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How a Simple Fix to Reduce Aberrant Prescribing Became Not So Simple

By ProPublica  
   February 10, 2017

The government is still covering prescriptions written by doctors who have been kicked out of Medicare and even some who have pleaded guilty to crimes.

This article first appeared February 10, 2017 on ProPublica.

By Charles Ornstein

This story was co-published with NPR's Shots blog.

Back in 2014, federal officials settled on what they thought would be a straightforward fix to curb abusive pill pushing: Require doctors and other health providers to register with the Medicare program in order to prescribe medications for beneficiaries.

That way, the government could screen them and take action if their prescribing habits were deemed improper. Officials figured the modest change would barely ruffle the medical community: Doctors already had to fill out an application, have their credentials verified and enroll to get paid by Medicare for seeing patients, after all.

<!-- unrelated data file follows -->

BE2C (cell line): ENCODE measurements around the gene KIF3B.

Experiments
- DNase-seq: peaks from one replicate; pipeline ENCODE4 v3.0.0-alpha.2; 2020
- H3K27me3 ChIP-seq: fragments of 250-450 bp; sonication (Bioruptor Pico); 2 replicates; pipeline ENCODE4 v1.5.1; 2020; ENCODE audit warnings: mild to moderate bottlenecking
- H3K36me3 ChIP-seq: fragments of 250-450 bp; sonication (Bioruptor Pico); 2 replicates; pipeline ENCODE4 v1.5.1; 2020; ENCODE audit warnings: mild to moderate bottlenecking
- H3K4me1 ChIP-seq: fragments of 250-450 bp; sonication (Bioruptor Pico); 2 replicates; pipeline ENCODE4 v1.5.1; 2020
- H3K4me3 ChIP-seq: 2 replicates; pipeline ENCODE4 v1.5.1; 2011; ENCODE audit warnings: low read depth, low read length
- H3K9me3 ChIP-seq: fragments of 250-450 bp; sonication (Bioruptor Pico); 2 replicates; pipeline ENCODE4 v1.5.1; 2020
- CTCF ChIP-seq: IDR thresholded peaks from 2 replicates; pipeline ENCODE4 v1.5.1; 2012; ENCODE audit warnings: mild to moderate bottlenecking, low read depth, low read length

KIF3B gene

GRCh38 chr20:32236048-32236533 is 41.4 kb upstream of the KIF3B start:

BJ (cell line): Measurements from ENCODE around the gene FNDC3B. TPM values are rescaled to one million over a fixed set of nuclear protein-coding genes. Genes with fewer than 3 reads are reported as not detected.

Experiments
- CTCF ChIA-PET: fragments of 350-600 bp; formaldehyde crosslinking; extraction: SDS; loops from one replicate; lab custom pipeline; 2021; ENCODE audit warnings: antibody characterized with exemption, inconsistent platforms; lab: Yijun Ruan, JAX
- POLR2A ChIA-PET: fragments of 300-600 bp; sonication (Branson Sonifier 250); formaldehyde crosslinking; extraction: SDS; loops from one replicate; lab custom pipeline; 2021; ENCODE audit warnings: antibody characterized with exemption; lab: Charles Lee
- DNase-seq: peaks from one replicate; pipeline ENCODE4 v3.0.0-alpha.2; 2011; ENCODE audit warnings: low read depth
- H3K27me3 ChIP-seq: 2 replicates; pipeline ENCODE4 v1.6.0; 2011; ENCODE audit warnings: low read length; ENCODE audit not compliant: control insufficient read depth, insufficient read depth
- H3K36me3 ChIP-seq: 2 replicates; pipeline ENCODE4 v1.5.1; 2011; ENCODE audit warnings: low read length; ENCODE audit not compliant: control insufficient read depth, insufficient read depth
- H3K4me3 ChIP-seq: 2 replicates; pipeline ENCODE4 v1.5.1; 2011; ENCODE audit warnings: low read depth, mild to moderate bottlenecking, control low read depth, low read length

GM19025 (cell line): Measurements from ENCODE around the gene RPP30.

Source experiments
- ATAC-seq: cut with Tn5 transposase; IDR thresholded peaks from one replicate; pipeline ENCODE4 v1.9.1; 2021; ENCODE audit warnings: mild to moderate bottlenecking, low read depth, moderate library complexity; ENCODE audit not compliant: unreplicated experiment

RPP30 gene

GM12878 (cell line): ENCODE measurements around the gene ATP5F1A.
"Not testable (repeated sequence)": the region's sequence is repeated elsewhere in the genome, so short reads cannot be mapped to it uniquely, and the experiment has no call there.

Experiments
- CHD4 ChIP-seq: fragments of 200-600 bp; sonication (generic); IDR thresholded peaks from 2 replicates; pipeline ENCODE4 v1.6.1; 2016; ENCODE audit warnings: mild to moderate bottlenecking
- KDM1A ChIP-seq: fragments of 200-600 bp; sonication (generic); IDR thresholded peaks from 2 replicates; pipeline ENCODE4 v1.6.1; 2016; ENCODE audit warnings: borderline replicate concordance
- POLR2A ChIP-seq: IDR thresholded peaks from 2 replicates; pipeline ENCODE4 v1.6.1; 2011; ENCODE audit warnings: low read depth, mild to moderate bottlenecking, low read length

But this fix, which followed a 2013 ProPublica investigation into questionable prescribing in Medicare, has yet to be implemented. The government now says it needs until 2019 to put it in place — 3 1/2 years longer than initially expected.

"It has definitely been much more challenging" than anticipated, said Jonathan Morse, acting director of the Center for Program Integrity within the Centers for Medicare and Medicaid Services, the federal agency that runs Medicare.

ProPublica is an independent, non-profit newsroom that produces investigative journalism in the public interest.


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